This week, the Red Cross fell victim to a much publicized mistweet. Unlike the Kenneth Cole mishap (see my previous blog) that happened recently, a woman got her Red Cross twitter and personal twitter mixed up. The result? A personal (and slightly embarrassing) tweet on the Red Cross’s account for all of its 250,000+ followers to see.
To summarize what happened next, the Red Cross came back with a comical reply to inform their Twitter followers that the whole thing was just a mix-up. The woman who actually wrote the tweet also came forward and took responsibility for it on her personal Twitter (where the initial tweet was supposed to be posted.)
For the sake of space and time, I’m not going to go into all of the details of the situation, but here is a great article that explains the series of events involving the rogue Red Cross tweet.
After posting a question on Twitter asking what everyone thought about how the Red Cross handled their situation, I quickly received this reply from Jackie Mitchell, Director of Marketing and Communications from the Red Cross of Greater Chicago.
I love how Jackie puts it. When mistweets happen, the organization cannot decided the outcome, BUT with an active social media community, a great organization, a trusting boss, a combination of seriousness and sense of humor and a little bit of karma, the ability to come out on top of the situation is amazing.
The Red Cross also posted this blog, which sums up nicely how they dealt with the rogue tweet. (Pay special attention to their “2 words of caution” listed at the bottom, I still can’t get over how much I love their sense of humor.)
Here are the top 5 lessons I learned from Red Cross’s reaction to their Twitter mix-up.
- Everyone makes mistakes: The people who run Twitter for various organizations are real people and the Red Cross is no exception. Technology is confusing and everyone is bound to make a mistake or two.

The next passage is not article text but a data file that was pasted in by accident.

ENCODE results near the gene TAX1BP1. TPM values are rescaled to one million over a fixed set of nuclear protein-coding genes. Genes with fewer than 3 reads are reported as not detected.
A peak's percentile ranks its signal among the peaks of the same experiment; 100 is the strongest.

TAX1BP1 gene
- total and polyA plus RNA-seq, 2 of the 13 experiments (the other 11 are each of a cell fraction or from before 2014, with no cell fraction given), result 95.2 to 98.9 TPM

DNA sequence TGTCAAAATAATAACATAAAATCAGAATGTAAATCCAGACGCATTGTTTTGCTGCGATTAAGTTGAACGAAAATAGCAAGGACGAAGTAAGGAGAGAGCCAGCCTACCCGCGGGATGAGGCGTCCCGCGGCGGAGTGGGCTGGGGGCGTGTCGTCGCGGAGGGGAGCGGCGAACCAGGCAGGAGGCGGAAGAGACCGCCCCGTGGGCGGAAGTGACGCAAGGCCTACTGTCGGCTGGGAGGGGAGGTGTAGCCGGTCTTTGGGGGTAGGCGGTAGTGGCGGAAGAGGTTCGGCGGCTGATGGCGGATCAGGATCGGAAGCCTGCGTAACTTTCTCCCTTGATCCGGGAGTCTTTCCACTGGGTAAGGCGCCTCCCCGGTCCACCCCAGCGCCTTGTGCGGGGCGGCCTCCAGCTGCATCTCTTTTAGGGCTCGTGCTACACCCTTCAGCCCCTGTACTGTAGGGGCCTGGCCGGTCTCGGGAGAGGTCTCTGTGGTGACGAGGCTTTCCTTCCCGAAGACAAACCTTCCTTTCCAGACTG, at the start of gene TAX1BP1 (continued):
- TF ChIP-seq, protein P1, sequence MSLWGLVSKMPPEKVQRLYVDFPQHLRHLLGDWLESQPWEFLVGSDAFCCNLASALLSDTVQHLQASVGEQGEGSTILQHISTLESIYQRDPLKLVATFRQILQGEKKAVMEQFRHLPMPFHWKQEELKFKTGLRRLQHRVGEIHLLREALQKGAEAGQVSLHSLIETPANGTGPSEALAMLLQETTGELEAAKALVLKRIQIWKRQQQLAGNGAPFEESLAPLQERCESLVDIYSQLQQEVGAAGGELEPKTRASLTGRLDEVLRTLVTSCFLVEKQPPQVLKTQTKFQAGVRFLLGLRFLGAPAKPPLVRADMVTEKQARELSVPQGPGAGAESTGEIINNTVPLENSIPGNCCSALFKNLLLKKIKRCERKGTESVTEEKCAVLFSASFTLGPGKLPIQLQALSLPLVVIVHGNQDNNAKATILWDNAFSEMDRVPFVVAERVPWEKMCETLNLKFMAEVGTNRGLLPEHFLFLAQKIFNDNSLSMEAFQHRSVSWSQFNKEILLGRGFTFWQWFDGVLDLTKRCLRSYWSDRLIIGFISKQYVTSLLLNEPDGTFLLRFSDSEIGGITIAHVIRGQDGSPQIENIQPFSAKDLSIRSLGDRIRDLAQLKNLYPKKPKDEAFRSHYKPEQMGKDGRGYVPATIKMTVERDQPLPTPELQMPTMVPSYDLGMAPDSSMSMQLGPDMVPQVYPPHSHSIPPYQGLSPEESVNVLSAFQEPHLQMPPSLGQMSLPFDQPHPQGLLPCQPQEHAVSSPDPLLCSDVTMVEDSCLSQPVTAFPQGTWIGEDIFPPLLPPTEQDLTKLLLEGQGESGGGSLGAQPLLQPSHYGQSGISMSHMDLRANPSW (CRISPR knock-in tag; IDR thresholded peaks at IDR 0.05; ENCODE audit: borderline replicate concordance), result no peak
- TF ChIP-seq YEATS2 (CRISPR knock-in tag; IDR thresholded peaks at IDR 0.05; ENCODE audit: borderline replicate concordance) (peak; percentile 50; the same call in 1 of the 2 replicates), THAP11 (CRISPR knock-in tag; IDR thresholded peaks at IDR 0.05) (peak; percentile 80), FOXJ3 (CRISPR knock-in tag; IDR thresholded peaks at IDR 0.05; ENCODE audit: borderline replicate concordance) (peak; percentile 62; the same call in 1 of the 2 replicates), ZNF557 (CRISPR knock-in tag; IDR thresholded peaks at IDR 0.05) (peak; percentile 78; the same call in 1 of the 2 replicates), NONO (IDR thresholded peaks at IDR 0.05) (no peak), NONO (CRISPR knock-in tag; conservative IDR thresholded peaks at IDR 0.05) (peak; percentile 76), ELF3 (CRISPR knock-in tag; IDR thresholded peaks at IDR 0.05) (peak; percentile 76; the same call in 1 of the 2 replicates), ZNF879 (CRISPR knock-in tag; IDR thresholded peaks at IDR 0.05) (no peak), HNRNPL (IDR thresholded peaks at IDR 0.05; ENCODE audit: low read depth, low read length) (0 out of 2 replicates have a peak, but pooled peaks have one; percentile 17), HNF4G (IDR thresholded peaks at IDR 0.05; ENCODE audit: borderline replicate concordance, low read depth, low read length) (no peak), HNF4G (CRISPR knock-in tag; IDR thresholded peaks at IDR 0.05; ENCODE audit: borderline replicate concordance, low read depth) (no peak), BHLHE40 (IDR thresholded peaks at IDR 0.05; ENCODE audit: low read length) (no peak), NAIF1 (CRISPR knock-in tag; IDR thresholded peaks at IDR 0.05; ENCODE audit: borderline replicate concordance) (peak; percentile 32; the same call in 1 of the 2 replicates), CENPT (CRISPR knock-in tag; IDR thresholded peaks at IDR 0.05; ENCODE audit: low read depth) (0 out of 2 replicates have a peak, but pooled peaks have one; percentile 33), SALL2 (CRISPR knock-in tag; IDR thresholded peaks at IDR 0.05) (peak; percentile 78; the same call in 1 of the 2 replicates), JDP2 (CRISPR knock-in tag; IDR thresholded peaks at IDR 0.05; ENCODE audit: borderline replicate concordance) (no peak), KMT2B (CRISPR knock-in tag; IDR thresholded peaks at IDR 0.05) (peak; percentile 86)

- Delete the comment, but make sure you tell everyone you did and explain what happened: Just deleting the Tweet or comment is suspicious. Acknowledging something as a mistake is much more understandable than deleting something and leaving readers to question “…what was that?”
- Laugh at yourself: What else can you do? If you worry about losing a job because of a mistweet, remember that a general rule of thumb is to not post anything on-line that you wouldn’t want your grandmother to see or read.
- Move on: Don’t dwell on the situation. Everyone wishes they had a magical time machine to rewind time and re-do some situations, but magical time machines don’t exist. Deal with the effects from the mistweet and be done with it.
- Don’t let it happen again: Everyone understands that accidents happen, once in a while. Frequent mistweets show un-professionalism and in effect lowers your organizations credibility.
Note: These tips only refer to situations where someone accidentally posted a tweet onto a different Twitter than it was meant for, and are not for cases where people tweet something they never should have tweeted in the first place (example: Kenneth Cole.)